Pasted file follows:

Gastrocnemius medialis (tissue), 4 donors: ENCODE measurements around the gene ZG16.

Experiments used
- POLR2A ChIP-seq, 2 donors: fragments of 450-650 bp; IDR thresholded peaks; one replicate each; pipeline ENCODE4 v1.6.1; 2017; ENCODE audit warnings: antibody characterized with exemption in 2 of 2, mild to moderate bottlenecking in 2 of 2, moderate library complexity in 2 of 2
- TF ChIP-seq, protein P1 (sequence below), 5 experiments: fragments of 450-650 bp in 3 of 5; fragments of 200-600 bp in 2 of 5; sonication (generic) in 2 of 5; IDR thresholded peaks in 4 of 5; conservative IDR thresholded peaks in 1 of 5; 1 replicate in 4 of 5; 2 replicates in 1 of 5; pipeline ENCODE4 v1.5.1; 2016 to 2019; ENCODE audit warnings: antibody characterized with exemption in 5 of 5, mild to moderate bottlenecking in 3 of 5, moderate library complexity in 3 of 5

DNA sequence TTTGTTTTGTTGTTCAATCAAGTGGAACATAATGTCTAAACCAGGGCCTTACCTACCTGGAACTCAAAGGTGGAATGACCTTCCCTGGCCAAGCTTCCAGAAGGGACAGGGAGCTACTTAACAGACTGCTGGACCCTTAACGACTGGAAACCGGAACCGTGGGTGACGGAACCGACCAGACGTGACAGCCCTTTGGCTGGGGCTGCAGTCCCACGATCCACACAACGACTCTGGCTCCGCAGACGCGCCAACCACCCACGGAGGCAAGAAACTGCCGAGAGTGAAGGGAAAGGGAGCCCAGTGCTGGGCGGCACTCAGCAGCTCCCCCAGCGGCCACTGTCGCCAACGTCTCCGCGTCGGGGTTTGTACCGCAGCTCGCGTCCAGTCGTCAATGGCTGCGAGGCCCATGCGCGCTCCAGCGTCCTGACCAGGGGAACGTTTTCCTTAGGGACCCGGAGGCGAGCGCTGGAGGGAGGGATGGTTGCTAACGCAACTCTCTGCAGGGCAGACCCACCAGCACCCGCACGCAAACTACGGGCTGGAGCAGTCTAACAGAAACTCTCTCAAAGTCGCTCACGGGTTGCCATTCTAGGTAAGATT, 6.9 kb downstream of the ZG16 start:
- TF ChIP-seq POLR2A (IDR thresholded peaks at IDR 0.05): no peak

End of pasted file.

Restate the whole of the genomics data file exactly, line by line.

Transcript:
Gastrocnemius medialis (tissue), 4 donors: ENCODE measurements around the gene ZG16.

Experiments used
- POLR2A ChIP-seq, 2 donors: fragments of 450-650 bp; IDR thresholded peaks; one replicate each; pipeline ENCODE4 v1.6.1; 2017; ENCODE audit warnings: antibody characterized with exemption in 2 of 2, mild to moderate bottlenecking in 2 of 2, moderate library complexity in 2 of 2
- TF ChIP-seq, protein P1 (sequence below), 5 experiments: fragments of 450-650 bp in 3 of 5; fragments of 200-600 bp in 2 of 5; sonication (generic) in 2 of 5; IDR thresholded peaks in 4 of 5; conservative IDR thresholded peaks in 1 of 5; 1 replicate in 4 of 5; 2 replicates in 1 of 5; pipeline ENCODE4 v1.5.1; 2016 to 2019; ENCODE audit warnings: antibody characterized with exemption in 5 of 5, mild to moderate bottlenecking in 3 of 5, moderate library complexity in 3 of 5

DNA sequence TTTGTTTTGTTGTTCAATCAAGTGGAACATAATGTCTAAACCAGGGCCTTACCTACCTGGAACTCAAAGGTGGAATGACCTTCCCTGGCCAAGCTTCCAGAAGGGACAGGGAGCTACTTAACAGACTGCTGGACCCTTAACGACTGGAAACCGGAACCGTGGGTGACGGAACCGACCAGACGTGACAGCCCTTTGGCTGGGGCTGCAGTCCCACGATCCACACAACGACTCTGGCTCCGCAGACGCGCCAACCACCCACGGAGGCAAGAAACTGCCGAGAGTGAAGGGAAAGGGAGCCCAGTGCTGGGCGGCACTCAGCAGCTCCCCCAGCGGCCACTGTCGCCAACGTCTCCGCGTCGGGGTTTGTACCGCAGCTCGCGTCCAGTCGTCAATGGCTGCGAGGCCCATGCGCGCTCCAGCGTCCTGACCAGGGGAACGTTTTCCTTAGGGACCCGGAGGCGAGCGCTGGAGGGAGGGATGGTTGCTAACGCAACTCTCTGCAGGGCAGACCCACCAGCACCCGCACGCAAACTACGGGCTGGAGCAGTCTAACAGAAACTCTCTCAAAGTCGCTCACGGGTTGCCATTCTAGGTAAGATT, 6.9 kb downstream of the ZG16 start:
- TF ChIP-seq POLR2A (IDR thresholded peaks at IDR 0.05): no peak